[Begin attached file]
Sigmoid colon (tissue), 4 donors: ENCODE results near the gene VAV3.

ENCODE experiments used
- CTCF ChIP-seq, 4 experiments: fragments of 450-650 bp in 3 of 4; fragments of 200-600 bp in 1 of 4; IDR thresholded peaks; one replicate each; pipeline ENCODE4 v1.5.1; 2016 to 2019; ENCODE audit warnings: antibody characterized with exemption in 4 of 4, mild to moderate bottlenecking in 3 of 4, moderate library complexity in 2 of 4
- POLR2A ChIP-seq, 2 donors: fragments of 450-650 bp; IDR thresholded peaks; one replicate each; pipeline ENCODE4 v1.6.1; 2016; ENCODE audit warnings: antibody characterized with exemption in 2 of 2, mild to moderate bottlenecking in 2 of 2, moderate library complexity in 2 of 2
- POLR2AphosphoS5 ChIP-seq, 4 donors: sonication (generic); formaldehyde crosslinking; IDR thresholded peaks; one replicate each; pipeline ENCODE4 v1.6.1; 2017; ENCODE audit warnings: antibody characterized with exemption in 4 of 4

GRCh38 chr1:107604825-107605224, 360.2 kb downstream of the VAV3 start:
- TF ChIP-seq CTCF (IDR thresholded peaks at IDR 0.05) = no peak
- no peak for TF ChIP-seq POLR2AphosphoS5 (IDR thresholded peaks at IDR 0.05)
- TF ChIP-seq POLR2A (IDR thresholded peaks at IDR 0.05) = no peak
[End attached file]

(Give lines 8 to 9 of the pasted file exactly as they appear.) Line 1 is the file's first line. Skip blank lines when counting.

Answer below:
- no peak for TF ChIP-seq POLR2AphosphoS5 (IDR thresholded peaks at IDR 0.05)
- TF ChIP-seq POLR2A (IDR thresholded peaks at IDR 0.05) = no peak